If you want to take a (partial) break, you do want to keep your social media profiles active. You could schedule older posts, funny quotes or questions to your audience. But if you want to republish old content, how do you go about that? First, make sure that the content you share, is still relevant. Next, write a compelling text to go on social media and then schedule your post.
Should you write that it’s a repost? I would advise against it. Would you click on a link if the company or blogger wrote that it’s an old post? Probably not. Your best bet is to just post it. Unless you’re reposting blog posts you’ve just put up last week.
Communicate about your summer schedule?
Do you communicate about your summer schedule? I’ve seen bloggers ask this question as well. The real question is: ‘Do my followers want to know that I’m not posting as frequently as before?’ and to answer this, you have to know your audience. Perhaps your audience is very loyal and might think something terrible has happened to you if you’re offline for a bit and will start an online – or worse: an offline – search for you. Before you know it, there’ll be tweets claiming they found you with an adjoining picture of you running screaming after your toddler, or downing three ice creams and some french fries while you have the perfect image online of a healthy calm mom blogger. There goes your reputation.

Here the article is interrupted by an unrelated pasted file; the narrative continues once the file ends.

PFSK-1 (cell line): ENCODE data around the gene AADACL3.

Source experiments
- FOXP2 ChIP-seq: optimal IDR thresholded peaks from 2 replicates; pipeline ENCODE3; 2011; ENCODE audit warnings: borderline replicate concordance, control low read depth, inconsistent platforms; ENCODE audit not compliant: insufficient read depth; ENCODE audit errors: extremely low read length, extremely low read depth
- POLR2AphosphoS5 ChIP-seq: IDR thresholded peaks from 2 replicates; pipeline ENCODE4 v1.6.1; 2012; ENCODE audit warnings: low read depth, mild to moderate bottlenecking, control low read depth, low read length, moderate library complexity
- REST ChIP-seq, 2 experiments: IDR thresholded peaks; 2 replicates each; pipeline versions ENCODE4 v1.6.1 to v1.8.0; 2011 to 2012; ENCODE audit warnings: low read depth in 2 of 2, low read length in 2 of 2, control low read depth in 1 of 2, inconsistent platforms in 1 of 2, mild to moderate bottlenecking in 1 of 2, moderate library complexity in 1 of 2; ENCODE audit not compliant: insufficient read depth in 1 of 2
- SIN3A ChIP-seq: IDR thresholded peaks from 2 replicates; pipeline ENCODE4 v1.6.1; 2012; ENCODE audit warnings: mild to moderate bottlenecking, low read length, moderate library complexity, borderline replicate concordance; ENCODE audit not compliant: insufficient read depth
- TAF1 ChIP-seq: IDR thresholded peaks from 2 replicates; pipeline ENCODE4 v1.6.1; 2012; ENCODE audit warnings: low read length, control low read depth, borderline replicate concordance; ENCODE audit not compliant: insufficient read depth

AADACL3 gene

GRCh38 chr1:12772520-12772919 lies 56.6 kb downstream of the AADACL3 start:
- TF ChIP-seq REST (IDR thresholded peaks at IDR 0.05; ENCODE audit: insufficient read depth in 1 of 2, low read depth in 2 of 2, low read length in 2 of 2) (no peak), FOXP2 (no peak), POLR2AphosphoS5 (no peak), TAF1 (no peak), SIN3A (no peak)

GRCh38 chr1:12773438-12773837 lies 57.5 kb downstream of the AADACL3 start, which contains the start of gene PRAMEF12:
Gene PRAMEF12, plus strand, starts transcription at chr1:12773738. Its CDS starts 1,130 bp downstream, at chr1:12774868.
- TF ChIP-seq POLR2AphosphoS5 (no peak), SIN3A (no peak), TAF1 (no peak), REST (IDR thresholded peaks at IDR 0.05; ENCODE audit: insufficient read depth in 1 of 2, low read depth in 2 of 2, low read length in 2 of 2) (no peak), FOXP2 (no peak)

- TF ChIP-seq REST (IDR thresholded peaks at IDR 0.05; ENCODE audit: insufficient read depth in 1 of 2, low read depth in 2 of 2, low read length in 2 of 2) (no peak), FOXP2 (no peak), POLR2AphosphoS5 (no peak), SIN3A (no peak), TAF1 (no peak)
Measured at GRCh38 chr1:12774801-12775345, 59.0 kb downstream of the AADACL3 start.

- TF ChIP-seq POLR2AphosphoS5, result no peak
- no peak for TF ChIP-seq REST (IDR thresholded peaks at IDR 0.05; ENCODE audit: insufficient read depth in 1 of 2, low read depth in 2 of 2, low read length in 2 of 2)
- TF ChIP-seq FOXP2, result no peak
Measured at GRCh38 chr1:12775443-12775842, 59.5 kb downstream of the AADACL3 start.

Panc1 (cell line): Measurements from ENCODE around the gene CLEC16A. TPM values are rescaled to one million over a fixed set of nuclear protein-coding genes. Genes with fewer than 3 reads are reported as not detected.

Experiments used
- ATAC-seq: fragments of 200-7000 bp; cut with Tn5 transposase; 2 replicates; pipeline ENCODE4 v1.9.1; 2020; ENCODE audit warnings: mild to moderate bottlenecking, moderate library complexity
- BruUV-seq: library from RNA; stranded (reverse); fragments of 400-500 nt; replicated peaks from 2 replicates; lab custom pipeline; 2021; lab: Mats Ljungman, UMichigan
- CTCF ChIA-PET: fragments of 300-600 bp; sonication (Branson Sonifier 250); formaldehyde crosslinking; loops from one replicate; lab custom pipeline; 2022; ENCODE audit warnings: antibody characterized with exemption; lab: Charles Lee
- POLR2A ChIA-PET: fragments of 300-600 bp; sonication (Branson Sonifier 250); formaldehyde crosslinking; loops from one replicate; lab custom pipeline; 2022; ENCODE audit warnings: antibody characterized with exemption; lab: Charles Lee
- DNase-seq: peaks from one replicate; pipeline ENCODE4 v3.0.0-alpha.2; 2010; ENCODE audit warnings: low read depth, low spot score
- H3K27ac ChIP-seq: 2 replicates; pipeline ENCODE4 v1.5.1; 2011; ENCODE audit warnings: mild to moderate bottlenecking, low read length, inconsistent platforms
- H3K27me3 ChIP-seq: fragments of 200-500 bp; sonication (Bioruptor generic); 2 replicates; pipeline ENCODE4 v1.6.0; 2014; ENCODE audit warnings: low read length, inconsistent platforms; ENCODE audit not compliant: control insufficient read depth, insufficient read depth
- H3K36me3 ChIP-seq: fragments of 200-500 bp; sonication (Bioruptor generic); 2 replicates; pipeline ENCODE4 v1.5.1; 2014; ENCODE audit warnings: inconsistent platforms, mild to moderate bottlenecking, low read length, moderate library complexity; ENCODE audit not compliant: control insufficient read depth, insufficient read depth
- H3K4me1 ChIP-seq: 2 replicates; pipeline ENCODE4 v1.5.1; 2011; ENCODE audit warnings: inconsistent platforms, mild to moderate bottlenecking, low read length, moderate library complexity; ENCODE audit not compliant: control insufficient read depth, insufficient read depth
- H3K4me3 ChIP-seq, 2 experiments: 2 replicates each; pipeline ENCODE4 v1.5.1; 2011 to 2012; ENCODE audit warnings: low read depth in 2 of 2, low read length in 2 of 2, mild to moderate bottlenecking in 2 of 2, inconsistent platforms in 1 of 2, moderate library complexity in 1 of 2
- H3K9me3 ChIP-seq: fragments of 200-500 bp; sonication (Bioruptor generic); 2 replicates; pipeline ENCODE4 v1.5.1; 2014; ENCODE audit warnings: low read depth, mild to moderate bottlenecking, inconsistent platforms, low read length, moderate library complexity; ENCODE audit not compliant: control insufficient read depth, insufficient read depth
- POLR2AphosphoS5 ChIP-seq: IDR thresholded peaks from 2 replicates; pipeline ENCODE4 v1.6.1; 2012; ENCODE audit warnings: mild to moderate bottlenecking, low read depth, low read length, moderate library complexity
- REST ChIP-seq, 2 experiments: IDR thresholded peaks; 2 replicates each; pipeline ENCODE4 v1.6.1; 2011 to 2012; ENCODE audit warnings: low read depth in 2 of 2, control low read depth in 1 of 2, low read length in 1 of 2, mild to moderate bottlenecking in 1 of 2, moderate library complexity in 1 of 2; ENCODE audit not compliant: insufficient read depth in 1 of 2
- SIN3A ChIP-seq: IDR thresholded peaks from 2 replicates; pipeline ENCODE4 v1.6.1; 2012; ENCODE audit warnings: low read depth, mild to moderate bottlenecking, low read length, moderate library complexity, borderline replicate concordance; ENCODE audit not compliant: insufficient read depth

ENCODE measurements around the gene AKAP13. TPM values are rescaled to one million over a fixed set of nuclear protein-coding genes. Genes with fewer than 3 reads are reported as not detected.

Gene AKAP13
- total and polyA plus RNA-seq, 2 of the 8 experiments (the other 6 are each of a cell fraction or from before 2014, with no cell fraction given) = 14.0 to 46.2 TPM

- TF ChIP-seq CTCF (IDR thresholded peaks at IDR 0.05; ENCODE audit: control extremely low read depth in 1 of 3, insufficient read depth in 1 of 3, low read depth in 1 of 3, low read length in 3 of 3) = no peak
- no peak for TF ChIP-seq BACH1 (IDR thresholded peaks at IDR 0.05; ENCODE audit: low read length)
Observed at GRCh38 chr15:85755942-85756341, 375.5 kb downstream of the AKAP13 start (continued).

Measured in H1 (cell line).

I know my following doesn’t care if I blog daily, blog once a month, or blog twice a year. Why? Because I am nowhere big enough for them to even notice. The only people who might notice, are my close friends.
Know your audience
I’m just a small fish in a big pond. They’ll just go to another blogger. So I could write a lengthy blog post about how I’m going to enjoy my summer, because I deserve it, because I work hard, because yadda yadda ya, but the truth is: my audience doesn’t care. Neither does your audience, most likely. Your audience wants a laugh, perhaps a DIY, or information about a certain lipstick, or a Lego project. No one will look on Google for: ‘Will [blog name] be blogging less this summer?’ And if you, for any reason, do decide that your followers need to know that you won’t be blogging today, but will send out an update on Saturday instead and you need to write a blog post for it, then please set it to noindex. Unless you can explain the value of letting this get indexed by Google to me. I, for one, do not want anyone to Google my blog name and have the first result be one where I’m announcing a temporary hiatus.
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I’m curious to hear what your thoughts are on this matter and if you’ve noticed a certain trend on blogs? Let me know how you combine the summer heat and blogging!
Read more: Blogging: the ultimate guide »